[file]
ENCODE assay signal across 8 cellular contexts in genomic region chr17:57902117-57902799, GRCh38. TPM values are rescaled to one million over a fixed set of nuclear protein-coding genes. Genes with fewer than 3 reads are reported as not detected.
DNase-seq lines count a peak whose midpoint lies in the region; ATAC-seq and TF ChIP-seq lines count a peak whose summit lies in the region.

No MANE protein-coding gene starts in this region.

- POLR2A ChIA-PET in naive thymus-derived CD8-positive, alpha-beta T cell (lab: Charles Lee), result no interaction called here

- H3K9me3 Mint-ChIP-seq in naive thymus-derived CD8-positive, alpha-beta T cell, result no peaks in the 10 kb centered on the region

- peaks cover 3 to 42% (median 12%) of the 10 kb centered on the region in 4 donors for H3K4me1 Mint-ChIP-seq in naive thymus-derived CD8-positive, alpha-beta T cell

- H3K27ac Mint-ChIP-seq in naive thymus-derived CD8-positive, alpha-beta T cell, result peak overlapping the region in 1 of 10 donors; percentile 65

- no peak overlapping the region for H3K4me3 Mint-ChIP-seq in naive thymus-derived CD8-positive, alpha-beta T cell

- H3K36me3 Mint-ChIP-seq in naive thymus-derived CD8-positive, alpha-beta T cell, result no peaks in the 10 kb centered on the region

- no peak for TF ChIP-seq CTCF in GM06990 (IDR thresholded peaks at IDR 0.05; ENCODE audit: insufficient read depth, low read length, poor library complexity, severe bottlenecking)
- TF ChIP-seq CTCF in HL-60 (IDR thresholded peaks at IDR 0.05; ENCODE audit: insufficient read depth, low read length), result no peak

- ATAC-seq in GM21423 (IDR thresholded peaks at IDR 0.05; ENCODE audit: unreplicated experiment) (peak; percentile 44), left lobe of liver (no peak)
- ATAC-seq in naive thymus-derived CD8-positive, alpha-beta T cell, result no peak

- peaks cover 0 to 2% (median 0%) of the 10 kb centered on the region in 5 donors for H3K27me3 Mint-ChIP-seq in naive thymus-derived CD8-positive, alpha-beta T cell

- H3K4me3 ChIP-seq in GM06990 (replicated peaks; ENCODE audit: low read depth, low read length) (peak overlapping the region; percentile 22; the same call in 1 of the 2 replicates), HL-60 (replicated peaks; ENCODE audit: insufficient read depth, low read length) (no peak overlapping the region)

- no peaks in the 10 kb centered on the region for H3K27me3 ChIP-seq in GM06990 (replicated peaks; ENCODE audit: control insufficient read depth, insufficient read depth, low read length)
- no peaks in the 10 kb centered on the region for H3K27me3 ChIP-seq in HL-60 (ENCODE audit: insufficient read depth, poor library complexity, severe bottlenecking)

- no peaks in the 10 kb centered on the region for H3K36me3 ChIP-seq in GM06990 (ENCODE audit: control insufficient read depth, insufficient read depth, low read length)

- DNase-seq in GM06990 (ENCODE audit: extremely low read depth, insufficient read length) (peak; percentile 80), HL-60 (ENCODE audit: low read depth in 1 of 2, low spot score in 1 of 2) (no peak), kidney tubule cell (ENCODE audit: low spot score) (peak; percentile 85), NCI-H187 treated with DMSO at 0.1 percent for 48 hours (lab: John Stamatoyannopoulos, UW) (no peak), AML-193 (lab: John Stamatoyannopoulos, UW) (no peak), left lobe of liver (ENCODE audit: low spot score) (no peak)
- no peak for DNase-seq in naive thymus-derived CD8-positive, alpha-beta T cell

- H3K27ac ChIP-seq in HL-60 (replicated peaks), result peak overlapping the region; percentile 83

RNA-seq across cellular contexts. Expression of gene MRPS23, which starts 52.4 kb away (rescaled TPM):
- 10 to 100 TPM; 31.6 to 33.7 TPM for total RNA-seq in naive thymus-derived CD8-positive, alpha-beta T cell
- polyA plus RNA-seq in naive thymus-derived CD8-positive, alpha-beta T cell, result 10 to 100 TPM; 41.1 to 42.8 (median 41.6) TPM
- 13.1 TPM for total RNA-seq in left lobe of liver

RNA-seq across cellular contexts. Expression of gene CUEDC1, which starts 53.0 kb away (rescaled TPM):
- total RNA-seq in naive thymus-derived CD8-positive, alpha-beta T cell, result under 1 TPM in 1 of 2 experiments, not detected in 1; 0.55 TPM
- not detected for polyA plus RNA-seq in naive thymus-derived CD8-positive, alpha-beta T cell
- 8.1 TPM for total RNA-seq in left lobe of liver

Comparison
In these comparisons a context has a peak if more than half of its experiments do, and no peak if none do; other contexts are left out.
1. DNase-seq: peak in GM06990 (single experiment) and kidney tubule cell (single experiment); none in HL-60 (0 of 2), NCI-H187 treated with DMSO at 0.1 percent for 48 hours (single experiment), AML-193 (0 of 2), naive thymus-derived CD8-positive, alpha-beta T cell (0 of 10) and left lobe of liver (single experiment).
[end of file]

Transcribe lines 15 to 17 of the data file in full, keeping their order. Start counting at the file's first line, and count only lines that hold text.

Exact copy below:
- H3K4me3 ChIP-seq in GM06990 (replicated peaks; ENCODE audit: low read depth, low read length) (peak overlapping the region; percentile 22; the same call in 1 of the 2 replicates), HL-60 (replicated peaks; ENCODE audit: insufficient read depth, low read length) (no peak overlapping the region)

- no peaks in the 10 kb centered on the region for H3K27me3 ChIP-seq in GM06990 (replicated peaks; ENCODE audit: control insufficient read depth, insufficient read depth, low read length)
- no peaks in the 10 kb centered on the region for H3K27me3 ChIP-seq in HL-60 (ENCODE audit: insufficient read depth, poor library complexity, severe bottlenecking)